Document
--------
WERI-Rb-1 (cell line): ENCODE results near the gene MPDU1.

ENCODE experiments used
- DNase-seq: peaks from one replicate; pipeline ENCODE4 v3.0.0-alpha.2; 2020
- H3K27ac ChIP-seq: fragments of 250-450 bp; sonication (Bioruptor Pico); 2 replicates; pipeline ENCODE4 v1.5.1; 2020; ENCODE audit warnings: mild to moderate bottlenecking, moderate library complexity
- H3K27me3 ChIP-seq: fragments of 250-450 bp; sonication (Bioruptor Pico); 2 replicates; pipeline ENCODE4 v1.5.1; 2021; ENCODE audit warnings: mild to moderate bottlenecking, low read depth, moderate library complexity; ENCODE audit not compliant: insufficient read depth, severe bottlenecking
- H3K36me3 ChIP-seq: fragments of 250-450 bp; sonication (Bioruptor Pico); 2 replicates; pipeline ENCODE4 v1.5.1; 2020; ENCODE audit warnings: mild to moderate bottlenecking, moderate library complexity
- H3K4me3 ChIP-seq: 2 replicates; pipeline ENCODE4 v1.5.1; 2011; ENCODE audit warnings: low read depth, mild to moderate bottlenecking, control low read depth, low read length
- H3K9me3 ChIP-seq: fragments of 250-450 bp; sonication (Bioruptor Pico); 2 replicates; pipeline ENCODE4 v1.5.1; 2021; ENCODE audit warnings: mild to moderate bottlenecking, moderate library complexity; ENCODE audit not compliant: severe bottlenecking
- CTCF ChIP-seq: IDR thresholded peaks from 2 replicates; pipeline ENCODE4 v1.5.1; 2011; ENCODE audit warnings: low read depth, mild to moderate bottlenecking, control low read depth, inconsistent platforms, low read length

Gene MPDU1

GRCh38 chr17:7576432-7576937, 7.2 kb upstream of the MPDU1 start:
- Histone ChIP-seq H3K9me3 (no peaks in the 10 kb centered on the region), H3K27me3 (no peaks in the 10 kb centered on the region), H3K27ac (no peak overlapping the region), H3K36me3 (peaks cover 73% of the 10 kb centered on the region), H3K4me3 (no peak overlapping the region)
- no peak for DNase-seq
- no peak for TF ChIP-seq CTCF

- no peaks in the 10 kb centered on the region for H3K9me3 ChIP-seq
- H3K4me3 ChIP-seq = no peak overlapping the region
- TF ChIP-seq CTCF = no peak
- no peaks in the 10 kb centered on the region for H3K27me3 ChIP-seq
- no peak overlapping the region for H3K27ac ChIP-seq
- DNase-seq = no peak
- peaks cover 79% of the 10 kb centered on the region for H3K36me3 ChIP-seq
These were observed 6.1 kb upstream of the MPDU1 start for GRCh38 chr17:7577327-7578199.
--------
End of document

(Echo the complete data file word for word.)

WERI-Rb-1 (cell line): ENCODE results near the gene MPDU1.

ENCODE experiments used
- DNase-seq: peaks from one replicate; pipeline ENCODE4 v3.0.0-alpha.2; 2020
- H3K27ac ChIP-seq: fragments of 250-450 bp; sonication (Bioruptor Pico); 2 replicates; pipeline ENCODE4 v1.5.1; 2020; ENCODE audit warnings: mild to moderate bottlenecking, moderate library complexity
- H3K27me3 ChIP-seq: fragments of 250-450 bp; sonication (Bioruptor Pico); 2 replicates; pipeline ENCODE4 v1.5.1; 2021; ENCODE audit warnings: mild to moderate bottlenecking, low read depth, moderate library complexity; ENCODE audit not compliant: insufficient read depth, severe bottlenecking
- H3K36me3 ChIP-seq: fragments of 250-450 bp; sonication (Bioruptor Pico); 2 replicates; pipeline ENCODE4 v1.5.1; 2020; ENCODE audit warnings: mild to moderate bottlenecking, moderate library complexity
- H3K4me3 ChIP-seq: 2 replicates; pipeline ENCODE4 v1.5.1; 2011; ENCODE audit warnings: low read depth, mild to moderate bottlenecking, control low read depth, low read length
- H3K9me3 ChIP-seq: fragments of 250-450 bp; sonication (Bioruptor Pico); 2 replicates; pipeline ENCODE4 v1.5.1; 2021; ENCODE audit warnings: mild to moderate bottlenecking, moderate library complexity; ENCODE audit not compliant: severe bottlenecking
- CTCF ChIP-seq: IDR thresholded peaks from 2 replicates; pipeline ENCODE4 v1.5.1; 2011; ENCODE audit warnings: low read depth, mild to moderate bottlenecking, control low read depth, inconsistent platforms, low read length

Gene MPDU1

GRCh38 chr17:7576432-7576937, 7.2 kb upstream of the MPDU1 start:
- Histone ChIP-seq H3K9me3 (no peaks in the 10 kb centered on the region), H3K27me3 (no peaks in the 10 kb centered on the region), H3K27ac (no peak overlapping the region), H3K36me3 (peaks cover 73% of the 10 kb centered on the region), H3K4me3 (no peak overlapping the region)
- no peak for DNase-seq
- no peak for TF ChIP-seq CTCF

- no peaks in the 10 kb centered on the region for H3K9me3 ChIP-seq
- H3K4me3 ChIP-seq = no peak overlapping the region
- TF ChIP-seq CTCF = no peak
- no peaks in the 10 kb centered on the region for H3K27me3 ChIP-seq
- no peak overlapping the region for H3K27ac ChIP-seq
- DNase-seq = no peak
- peaks cover 79% of the 10 kb centered on the region for H3K36me3 ChIP-seq
These were observed 6.1 kb upstream of the MPDU1 start for GRCh38 chr17:7577327-7578199.